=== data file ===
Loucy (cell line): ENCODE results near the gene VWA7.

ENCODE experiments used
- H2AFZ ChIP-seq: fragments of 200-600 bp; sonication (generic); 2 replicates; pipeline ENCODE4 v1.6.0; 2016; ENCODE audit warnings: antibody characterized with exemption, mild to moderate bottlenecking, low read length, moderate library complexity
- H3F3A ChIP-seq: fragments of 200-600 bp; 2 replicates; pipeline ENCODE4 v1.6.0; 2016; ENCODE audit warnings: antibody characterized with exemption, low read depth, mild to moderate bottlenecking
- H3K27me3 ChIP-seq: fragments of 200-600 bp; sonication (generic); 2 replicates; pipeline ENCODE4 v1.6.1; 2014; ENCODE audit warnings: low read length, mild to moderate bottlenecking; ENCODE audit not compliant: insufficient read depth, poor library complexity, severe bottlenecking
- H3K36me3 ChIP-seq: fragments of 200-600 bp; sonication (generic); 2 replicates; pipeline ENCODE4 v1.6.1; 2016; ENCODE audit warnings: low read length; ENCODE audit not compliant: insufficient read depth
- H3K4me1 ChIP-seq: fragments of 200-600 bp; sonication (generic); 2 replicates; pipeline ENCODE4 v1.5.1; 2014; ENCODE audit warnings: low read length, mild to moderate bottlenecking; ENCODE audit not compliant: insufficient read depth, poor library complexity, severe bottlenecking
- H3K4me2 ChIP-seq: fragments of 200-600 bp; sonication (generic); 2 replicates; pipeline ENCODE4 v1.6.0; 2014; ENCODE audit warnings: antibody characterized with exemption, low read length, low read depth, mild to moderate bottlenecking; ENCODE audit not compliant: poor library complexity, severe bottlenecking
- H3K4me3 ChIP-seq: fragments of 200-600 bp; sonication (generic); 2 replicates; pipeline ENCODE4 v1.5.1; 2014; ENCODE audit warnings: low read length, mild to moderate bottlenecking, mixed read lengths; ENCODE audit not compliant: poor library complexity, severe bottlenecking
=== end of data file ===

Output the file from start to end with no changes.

Loucy (cell line): ENCODE results near the gene VWA7.

ENCODE experiments used
- H2AFZ ChIP-seq: fragments of 200-600 bp; sonication (generic); 2 replicates; pipeline ENCODE4 v1.6.0; 2016; ENCODE audit warnings: antibody characterized with exemption, mild to moderate bottlenecking, low read length, moderate library complexity
- H3F3A ChIP-seq: fragments of 200-600 bp; 2 replicates; pipeline ENCODE4 v1.6.0; 2016; ENCODE audit warnings: antibody characterized with exemption, low read depth, mild to moderate bottlenecking
- H3K27me3 ChIP-seq: fragments of 200-600 bp; sonication (generic); 2 replicates; pipeline ENCODE4 v1.6.1; 2014; ENCODE audit warnings: low read length, mild to moderate bottlenecking; ENCODE audit not compliant: insufficient read depth, poor library complexity, severe bottlenecking
- H3K36me3 ChIP-seq: fragments of 200-600 bp; sonication (generic); 2 replicates; pipeline ENCODE4 v1.6.1; 2016; ENCODE audit warnings: low read length; ENCODE audit not compliant: insufficient read depth
- H3K4me1 ChIP-seq: fragments of 200-600 bp; sonication (generic); 2 replicates; pipeline ENCODE4 v1.5.1; 2014; ENCODE audit warnings: low read length, mild to moderate bottlenecking; ENCODE audit not compliant: insufficient read depth, poor library complexity, severe bottlenecking
- H3K4me2 ChIP-seq: fragments of 200-600 bp; sonication (generic); 2 replicates; pipeline ENCODE4 v1.6.0; 2014; ENCODE audit warnings: antibody characterized with exemption, low read length, low read depth, mild to moderate bottlenecking; ENCODE audit not compliant: poor library complexity, severe bottlenecking
- H3K4me3 ChIP-seq: fragments of 200-600 bp; sonication (generic); 2 replicates; pipeline ENCODE4 v1.5.1; 2014; ENCODE audit warnings: low read length, mild to moderate bottlenecking, mixed read lengths; ENCODE audit not compliant: poor library complexity, severe bottlenecking